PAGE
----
Shared hosting is cheap, but it comes with quite a few limitations compared to non-shared alternatives9. The main problem is that shared hosting is a magnet for every spammer and scammer around, so the hosting providers have to severely limit access to normal utilities like command-line mail and sendmail. Even when these utilities are there and work, the outgoing mail host is probably on every blacklist around so your mail is going nowhere. This is true for TSOHost too; I couldn’t use any of the easy ways of sending mail from my backup script.

However, all is not lost, they provide an internal SMTP server inside their cloud server farm that can send mails and I already know that works fine as I have used it from one of my PHP applications. Problem solved?

Not quite. Another issue with shared hosting appears – a lot of expected utilities are missing from the command line (ssmtp? – nope) and what is there is old. Like – really old10. They can’t be updated and nothing can be installed except user-land programs.

So how about doing something is a scripting language? TSOHost runs the latest PHP and I could pull down PHPMailer and whip a script up pretty quickly; I’m pretty good with PHP, so that would be easy. It just feels messy though – I started with a single bash script and I’d end up bolting another script and external libraries on the side just to send an email.

How about Perl? Version 5.8.811 is installed and it has the Net::SMTP module. It doesn’t have the Net::SMTP::SSL module though, but that is ok as the TSOHost internal SMTP server doesn’t need encrypted connections. Yes?

No. I don’t really know Perl beyond doing superficial one-liners in shell scripts; plus there is something …painful about Perl12. I’ll consider that as a last resort.

How about Python? Version 2.4.313 is there, the smtplib module loads. Again, SSL won’t work as that didn’t come in until v2.6, but not a problem here. Yes?

Yes! I don’t know Python well either, but that’s what Skynet-Beta Google is for eh?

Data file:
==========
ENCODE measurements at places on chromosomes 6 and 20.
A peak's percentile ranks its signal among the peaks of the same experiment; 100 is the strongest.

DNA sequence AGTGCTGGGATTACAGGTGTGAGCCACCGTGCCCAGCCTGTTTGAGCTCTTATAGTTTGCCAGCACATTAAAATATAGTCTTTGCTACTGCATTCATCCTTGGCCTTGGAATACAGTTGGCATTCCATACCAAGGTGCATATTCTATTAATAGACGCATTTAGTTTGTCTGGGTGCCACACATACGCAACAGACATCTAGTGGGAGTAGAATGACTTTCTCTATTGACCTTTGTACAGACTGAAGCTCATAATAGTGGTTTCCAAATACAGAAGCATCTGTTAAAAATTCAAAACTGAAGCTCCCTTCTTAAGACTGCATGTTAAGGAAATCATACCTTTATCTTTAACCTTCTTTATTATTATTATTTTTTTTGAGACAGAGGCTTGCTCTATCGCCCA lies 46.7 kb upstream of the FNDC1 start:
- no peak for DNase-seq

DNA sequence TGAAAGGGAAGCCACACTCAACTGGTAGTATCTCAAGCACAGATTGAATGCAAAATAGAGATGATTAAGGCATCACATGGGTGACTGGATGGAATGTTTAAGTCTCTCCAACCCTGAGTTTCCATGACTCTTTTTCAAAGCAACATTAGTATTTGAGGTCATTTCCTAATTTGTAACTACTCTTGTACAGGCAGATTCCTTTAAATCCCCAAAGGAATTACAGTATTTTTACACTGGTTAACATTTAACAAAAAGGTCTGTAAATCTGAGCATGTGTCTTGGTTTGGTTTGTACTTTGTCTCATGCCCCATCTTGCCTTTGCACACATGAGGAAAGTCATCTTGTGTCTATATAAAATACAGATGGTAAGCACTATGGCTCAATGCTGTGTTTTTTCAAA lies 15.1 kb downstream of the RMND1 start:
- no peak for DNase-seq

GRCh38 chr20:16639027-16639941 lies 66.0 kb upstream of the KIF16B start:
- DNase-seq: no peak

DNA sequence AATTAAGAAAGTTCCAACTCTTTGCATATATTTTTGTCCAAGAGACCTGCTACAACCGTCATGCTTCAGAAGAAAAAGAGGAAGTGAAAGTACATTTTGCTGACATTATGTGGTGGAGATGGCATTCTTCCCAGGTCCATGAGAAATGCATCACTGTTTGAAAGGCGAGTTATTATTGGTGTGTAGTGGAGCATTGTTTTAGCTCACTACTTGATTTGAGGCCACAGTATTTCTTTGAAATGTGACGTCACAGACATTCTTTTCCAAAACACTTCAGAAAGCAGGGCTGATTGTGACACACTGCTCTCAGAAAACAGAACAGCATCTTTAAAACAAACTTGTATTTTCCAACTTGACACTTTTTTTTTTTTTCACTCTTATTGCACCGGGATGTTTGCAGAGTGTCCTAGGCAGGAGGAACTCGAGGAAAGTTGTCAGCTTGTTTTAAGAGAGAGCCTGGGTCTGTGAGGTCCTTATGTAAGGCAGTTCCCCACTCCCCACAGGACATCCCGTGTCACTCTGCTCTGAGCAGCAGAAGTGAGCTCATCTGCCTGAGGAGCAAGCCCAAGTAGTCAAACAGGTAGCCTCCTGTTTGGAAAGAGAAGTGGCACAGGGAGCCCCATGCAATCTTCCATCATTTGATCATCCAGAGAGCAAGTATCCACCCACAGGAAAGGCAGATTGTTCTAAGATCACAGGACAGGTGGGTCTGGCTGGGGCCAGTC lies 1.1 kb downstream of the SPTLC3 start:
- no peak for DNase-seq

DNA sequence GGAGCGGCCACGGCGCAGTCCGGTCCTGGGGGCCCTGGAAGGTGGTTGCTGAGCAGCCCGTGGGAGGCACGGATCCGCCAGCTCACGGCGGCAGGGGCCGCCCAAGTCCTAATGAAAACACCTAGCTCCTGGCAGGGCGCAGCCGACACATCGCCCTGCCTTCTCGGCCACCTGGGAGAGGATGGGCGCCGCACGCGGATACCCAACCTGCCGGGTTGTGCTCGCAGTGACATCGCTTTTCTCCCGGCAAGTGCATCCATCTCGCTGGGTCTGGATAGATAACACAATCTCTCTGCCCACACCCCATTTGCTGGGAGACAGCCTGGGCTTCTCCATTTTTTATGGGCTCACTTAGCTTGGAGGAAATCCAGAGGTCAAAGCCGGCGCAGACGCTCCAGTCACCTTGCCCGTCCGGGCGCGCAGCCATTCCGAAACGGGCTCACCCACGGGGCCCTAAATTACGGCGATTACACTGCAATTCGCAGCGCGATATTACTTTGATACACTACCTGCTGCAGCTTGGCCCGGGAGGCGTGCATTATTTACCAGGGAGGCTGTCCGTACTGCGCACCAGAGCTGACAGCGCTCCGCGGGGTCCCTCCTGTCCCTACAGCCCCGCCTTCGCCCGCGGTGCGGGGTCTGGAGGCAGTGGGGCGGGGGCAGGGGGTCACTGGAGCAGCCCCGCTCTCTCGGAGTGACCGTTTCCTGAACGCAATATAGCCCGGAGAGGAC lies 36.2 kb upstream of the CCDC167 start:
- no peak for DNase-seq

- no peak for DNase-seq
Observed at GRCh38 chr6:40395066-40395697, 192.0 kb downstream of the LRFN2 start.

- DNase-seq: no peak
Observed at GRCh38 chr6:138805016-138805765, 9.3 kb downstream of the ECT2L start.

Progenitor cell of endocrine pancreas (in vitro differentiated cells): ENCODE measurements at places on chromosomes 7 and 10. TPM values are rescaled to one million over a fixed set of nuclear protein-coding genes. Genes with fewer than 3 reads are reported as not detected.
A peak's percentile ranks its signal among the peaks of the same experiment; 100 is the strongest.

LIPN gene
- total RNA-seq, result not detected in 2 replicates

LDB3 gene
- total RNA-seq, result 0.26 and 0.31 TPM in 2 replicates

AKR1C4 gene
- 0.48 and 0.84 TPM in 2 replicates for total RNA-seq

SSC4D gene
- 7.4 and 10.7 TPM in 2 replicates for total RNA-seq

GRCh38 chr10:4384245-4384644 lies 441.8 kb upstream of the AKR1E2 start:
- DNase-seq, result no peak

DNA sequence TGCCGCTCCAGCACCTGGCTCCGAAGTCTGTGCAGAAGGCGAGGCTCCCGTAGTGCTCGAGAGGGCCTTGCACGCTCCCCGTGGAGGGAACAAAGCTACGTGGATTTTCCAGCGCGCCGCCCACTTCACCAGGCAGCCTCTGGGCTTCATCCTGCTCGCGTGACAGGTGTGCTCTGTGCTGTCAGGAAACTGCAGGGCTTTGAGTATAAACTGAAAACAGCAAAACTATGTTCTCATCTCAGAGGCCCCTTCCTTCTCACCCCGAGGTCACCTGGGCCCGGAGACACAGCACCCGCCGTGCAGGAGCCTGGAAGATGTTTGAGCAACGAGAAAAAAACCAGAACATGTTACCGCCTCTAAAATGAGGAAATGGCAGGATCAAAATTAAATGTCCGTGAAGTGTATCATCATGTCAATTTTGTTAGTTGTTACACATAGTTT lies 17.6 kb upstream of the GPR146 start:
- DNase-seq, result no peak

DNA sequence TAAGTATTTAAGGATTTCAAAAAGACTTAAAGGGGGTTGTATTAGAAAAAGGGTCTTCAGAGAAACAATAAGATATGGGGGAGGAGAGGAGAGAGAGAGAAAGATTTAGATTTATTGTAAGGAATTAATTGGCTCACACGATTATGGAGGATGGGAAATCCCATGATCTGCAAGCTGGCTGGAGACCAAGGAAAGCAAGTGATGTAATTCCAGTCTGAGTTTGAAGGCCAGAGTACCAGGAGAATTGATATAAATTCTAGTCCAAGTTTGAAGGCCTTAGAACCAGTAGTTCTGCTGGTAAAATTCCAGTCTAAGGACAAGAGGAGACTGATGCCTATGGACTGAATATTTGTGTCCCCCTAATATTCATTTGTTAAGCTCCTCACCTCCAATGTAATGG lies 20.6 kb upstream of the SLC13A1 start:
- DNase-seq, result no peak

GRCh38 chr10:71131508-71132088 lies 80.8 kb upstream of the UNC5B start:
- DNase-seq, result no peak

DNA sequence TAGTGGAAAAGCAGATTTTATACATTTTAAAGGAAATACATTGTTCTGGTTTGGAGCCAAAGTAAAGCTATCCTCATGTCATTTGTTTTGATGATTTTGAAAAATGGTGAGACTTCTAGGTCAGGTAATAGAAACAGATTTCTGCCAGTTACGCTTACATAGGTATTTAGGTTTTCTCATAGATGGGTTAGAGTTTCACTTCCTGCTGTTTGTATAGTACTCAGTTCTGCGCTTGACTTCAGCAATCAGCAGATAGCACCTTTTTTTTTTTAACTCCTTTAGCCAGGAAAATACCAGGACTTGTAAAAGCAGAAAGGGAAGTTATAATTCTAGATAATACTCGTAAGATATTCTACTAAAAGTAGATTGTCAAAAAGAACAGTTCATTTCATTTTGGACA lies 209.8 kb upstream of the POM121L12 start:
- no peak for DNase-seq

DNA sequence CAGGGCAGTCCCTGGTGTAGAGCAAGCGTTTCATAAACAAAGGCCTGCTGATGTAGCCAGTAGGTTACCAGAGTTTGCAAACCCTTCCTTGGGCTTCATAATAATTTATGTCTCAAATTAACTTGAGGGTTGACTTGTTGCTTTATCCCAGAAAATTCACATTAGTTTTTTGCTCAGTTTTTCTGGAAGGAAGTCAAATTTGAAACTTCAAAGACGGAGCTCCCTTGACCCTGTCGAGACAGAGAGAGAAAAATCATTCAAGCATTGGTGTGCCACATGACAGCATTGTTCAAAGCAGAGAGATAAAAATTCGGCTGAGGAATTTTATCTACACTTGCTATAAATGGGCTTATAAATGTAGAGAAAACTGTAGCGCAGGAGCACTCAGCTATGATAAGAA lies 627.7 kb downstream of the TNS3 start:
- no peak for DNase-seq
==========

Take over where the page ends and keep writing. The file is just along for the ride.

To be continued…


WordPress Plugin WP-Mail-SMTP Self-signed Certificate Patch

I am using an excellent plugin by Callum Macdonald to send mail from my WordPress blog. This works absolutely fine with the various mail-servers that I have pointed it at, but embarrassingly not with my own home mail-server14.

Now, this isn’t exactly a problem since I don’t need to send mail via my own home mail-server from my blog, but as with all things geeky I got curious why it wouldn’t work. I know the mail-server works fine15 and I can connect and send /receive from all my computers and devices, so I was a bit puzzled. What was especially odd is that it worked from WAMP on my laptop, but not from a test site in a Vagrant virtual machine on the same laptop. So I went Googling and found this. Doh! My WAMP installation is still on PHP 5.516, but the Vagrant instance is on 7.1 – and I still have a self-signed certificate on my mail-server.

So; just because I could17, I created a very simple WordPress plugin to apply a filter to WP Mail SMTP to add the extra parameters for self-signed certificate connections. The code looks like this:

add_filter( 'wp_mail_smtp_custom_options' , function( $phpmailer ){

    $phpmailer->SMTPOptions = array(
        'ssl' => array(
            'verify_peer' => false,
            'verify_peer_name' => false,
            'allow_self_signed' => true
    return $phpmailer;

Couldn’t be simpler eh? This can be stuck in functions.php or in a plugin like I did18.

My plugin can be downloaded here: WP-Mail-SMTP Self-signed Certificate Patch Plugin.

Now; just a work of caution – you really shouldn’t do this. You should replace your self-signed certificate with a real one from Let’s Encrypt or a commercial provider. There’s not much excuse for using self-signed certificates now that it is so easy and cheap / free to get a real one (except for testing).

I had even less excuse as I already have a Let’s Encrypt certificate on Apache running on the same physical server as the mail-server19. After making and testing this plugin I actually fixed the certificate problem properly and I can confirm that exactly the same certificates that work for Apache (and Nginx) also work with Postfix. The only remaining issue that I need to sort is to modify the routine that re-starts Apache on certificate renewal to also restart Postfix.

A few minutes work and I’ve got until June to do it πŸ˜‰



Site SSL Security Check: Getting From F to A

This should be subtitled “Why keeping the OS up-to-date isn’t enough”. Or; “wake up! aieeee! the hackers are coming! run for your lives!”.

Actually, nothing interesting has happened, I just ran some SSL tests1 on my home mailserver while getting ready to swap the SSL certificates from rapidSSL to Lets Encrypt. This is necessary due to various browsers ceasing to trust rapidSSL-issued certs soon2 so my cert will start showing up as untrusted. I’d rather avoid that so a switch to Lets Encrypt is a no-brainer, especially with the automated renewal process being so smooth.